I tried to find out what other people had written about RAW. Apart from a book by Ashok Raina, which was published in 1981, very few Indian authors have attempted to write on the subject. Of course, articles have appeared from time to time, but since most of these have been written by people who have never served in RAW, they are often speculative and inaccurate. An exception is B. Raman, an ex- Additional Secretary of RAW, who writes regularly in journals and newspapers. Strangely enough, several books have been written on RAW in Pakistan, including some by scholars who have undertaken research projects funded by the government or professional institutions. But most of the writing is biased and imprecise, which is not surprising, given the history of bad blood between the two nations since Independence.

 

Writing about an intelligence agency in India is no easy task. For one, there is very little information in the public domain. Ironically, we know more about the CIA than about RAW, because everything about the former is on their official website. The Right to Information Act has been passed, but the intelligence agencies are beyond its purview. The Official Secrets Act, 1923, was a draconian law passed during British rule, to be used against Indians who were found to be acting against British imperialist interests. Though totally out of date, the law has not been repealed, in spite of vociferous demands from many quarters. With the enactment of the Right to Information Act, the Official Secrets Act has become an anachronism that deserves to be consigned to oblivion. One of the most violated provisions of the Act relates to contact with foreigners. According to the Act, Government officials cannot meet, converse or have any contact with foreign nationals without obtaining permission from their departments. I wonder how many officers who are regularly seen with foreign diplomats at Page 3 parties follow these rules.

 

There is little doubt that the concept of security has changed during the eighty years since the Official Secrets Act was promulgated, especially after Independence. With the resources available today, very little can be hidden. Until very recently, it was forbidden to take photographs even of railway bridges. With satellite imagery, even much smaller objects can be pinpointed in far greater detail than any photograph taken by a conventional camera. Similarly, the strength and dispositions of military units was considered a highly classified subject. Today, the complete ORBAT (Order of Battle) is known to everyone, including the opposite side. Information concerning aircraft, ships, tanks and similar armaments that was heavily guarded is now available on the Internet. Publications such as lane’s regularly give out details of the military inventory of every country. The only thing classified today is the mind of the commander i.e. the way he is going to fight the battle.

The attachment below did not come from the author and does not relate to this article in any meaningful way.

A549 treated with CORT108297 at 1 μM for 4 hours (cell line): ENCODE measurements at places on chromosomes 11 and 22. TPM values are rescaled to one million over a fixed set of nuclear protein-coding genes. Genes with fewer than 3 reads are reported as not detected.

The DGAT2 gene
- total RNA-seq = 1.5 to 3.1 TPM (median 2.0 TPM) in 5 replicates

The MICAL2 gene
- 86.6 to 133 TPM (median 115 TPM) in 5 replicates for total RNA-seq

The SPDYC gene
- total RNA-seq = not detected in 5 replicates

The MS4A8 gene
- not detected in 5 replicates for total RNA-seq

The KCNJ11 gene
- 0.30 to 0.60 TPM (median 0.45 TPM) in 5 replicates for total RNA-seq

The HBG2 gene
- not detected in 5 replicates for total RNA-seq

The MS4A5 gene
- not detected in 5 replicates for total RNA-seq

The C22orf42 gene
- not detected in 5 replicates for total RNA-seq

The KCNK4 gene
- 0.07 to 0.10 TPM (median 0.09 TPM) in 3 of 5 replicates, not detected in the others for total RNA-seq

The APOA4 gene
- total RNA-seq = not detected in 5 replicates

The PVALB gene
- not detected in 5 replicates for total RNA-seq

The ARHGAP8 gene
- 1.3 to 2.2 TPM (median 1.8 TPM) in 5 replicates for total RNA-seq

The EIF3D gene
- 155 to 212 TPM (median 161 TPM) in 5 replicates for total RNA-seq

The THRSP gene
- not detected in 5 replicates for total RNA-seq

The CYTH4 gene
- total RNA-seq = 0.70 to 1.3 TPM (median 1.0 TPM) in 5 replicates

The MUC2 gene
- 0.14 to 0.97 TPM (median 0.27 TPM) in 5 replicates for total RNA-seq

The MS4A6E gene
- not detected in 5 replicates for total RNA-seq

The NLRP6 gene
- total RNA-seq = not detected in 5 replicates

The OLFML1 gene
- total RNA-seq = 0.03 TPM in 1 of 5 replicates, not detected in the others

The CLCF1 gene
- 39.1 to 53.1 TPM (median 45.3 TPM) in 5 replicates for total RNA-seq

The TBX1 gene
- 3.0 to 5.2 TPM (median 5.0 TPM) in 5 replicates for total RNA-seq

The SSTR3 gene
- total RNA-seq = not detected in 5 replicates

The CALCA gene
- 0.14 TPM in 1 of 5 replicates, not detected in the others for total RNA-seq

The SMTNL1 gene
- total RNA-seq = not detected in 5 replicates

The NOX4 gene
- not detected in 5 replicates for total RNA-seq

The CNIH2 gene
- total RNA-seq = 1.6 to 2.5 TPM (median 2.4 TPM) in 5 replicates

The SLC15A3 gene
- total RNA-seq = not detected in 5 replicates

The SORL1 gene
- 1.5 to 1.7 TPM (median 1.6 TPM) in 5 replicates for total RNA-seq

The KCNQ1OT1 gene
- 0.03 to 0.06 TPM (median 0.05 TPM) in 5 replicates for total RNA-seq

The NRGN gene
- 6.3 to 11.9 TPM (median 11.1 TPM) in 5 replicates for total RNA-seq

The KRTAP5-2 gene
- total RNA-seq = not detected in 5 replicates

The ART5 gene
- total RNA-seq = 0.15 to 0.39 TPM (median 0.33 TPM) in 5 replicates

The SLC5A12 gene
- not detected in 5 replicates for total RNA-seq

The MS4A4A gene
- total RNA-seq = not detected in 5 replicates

Though I had more or less decided to write this book before I left RAW, what strengthened my resolve was the publication of Maloy Dhar’s book on the IB, called Open Secrets. Around this time, I also came across Brigadier Tirmazi’s book about the ISI, called Protiles of Intelligence. Both Dhar and Tirmazi have given details of operations conducted by these agencies, in which they were involved. In this book, I have not included any operation of RAW for the simple reason that I was never involved in any. My job involved communications and signals intelligence, and I have primarily dealt with these subjects. Even here, only a few case studies have been included, to bring out some aberrations. What then is the reason for writing this book? I feel that the Indian taxpayer has a right to know how public money is spent. He may not be interested in details, but he would certainly want an assurance that it is not being squandered, or put to illegitimate use. There is a need to bring all organs of the state under the supervision of Parliament, without exception. If the defence forces can be subject to statutory audit and parliamentary review, I do not see any reason why intelligence agencies should be exempted. Members of Parliament are public servants, and keeping information from them is an affront to their integrity and loyalty to the country.

 

Contents

 

 

List of Abbreviations

5

 

Preface

11

1.

From Sold ier to Spy

19

2.

A Brief History

27

3.

Learning the Ropes

43

4.

The Telecom Division

57

5.

The Case of the VHF/UHF Antenna

81

6.

The VSAT Project

95

7.

For a Few Pieces of Silver

109

8.

The Death of Vipin Handa

119

9.

Signals Intelligence

125

10.

The Rabinder Singh Episode

143

11.

The Intelligence Mechanism in India

157

12.

Epilogue

171

 

Bibliography

177

 

Index

179

 

Sample Pages